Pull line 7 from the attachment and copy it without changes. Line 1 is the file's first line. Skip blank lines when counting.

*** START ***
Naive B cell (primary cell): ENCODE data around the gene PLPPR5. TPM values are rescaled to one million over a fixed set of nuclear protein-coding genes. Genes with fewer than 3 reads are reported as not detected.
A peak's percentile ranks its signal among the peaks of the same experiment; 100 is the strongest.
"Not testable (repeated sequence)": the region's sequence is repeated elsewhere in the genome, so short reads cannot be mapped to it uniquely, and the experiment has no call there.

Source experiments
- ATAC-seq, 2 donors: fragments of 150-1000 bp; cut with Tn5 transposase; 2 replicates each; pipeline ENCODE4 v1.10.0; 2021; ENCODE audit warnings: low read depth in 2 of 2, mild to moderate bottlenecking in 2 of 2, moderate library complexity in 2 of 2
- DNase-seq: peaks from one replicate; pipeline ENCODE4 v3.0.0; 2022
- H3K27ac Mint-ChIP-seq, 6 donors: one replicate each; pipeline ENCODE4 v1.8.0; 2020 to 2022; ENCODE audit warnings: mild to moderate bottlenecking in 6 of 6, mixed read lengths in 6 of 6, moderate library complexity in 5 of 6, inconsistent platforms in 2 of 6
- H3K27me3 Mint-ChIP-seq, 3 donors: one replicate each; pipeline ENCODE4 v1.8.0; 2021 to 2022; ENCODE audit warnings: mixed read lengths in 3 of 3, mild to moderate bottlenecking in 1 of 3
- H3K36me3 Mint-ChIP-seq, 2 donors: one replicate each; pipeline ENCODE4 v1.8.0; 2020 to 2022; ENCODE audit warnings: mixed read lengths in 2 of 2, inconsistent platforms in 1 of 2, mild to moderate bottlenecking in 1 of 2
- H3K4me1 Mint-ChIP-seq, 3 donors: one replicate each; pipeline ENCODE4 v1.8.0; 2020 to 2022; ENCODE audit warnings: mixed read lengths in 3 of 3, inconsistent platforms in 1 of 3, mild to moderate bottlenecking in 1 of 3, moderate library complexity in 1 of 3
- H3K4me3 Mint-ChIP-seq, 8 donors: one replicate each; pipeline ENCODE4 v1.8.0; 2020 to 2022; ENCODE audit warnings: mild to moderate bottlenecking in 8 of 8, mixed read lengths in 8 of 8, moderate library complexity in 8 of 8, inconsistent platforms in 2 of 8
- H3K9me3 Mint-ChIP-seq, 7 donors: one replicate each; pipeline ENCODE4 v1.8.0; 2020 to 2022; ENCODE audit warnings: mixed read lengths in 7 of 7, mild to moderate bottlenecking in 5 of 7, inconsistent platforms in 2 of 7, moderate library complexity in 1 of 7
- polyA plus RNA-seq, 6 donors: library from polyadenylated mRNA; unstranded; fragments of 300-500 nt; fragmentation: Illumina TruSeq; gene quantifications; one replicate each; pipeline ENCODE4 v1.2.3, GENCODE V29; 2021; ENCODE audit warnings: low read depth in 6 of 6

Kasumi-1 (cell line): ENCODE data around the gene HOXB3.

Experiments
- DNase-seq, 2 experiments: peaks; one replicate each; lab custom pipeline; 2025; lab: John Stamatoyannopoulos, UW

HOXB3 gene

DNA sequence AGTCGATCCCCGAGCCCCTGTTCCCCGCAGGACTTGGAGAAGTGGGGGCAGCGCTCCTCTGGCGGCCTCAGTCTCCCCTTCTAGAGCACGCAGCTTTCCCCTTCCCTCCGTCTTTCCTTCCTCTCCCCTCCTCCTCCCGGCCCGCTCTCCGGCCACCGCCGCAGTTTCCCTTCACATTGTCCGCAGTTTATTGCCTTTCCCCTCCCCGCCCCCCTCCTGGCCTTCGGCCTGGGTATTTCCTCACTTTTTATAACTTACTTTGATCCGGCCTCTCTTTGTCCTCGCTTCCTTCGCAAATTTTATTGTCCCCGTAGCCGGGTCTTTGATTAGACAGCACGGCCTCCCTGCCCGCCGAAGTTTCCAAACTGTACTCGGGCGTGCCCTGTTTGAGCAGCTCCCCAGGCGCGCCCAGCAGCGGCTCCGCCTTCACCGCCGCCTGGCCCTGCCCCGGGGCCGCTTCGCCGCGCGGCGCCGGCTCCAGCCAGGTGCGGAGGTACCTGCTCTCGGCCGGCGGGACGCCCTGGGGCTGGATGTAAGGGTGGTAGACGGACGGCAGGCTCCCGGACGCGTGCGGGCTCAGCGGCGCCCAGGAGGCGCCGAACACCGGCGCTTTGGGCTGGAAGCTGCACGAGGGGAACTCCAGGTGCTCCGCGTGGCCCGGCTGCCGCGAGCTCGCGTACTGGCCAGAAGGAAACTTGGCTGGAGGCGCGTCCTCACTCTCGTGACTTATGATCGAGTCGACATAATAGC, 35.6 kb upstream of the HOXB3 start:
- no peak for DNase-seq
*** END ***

- H3K27ac Mint-ChIP-seq, 6 donors: one replicate each; pipeline ENCODE4 v1.8.0; 2020 to 2022; ENCODE audit warnings: mild to moderate bottlenecking in 6 of 6, mixed read lengths in 6 of 6, moderate library complexity in 5 of 6, inconsistent platforms in 2 of 6